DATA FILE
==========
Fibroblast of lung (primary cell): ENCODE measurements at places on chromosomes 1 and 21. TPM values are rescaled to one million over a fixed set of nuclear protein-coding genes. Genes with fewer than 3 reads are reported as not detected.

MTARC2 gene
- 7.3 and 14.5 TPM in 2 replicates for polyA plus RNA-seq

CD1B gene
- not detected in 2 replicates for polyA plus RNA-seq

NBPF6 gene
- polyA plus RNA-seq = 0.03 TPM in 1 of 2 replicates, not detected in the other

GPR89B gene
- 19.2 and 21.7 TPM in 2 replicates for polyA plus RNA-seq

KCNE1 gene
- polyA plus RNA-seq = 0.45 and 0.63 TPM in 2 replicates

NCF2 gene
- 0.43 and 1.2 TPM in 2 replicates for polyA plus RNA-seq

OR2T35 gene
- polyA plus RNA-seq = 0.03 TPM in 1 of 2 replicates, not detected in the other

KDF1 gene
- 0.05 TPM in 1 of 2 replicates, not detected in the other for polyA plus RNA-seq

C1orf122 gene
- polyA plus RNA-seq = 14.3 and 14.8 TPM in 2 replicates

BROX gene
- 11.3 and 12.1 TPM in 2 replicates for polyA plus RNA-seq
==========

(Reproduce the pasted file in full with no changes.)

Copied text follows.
Fibroblast of lung (primary cell): ENCODE measurements at places on chromosomes 1 and 21. TPM values are rescaled to one million over a fixed set of nuclear protein-coding genes. Genes with fewer than 3 reads are reported as not detected.

MTARC2 gene
- 7.3 and 14.5 TPM in 2 replicates for polyA plus RNA-seq

CD1B gene
- not detected in 2 replicates for polyA plus RNA-seq

NBPF6 gene
- polyA plus RNA-seq = 0.03 TPM in 1 of 2 replicates, not detected in the other

GPR89B gene
- 19.2 and 21.7 TPM in 2 replicates for polyA plus RNA-seq

KCNE1 gene
- polyA plus RNA-seq = 0.45 and 0.63 TPM in 2 replicates

NCF2 gene
- 0.43 and 1.2 TPM in 2 replicates for polyA plus RNA-seq

OR2T35 gene
- polyA plus RNA-seq = 0.03 TPM in 1 of 2 replicates, not detected in the other

KDF1 gene
- 0.05 TPM in 1 of 2 replicates, not detected in the other for polyA plus RNA-seq

C1orf122 gene
- polyA plus RNA-seq = 14.3 and 14.8 TPM in 2 replicates

BROX gene
- 11.3 and 12.1 TPM in 2 replicates for polyA plus RNA-seq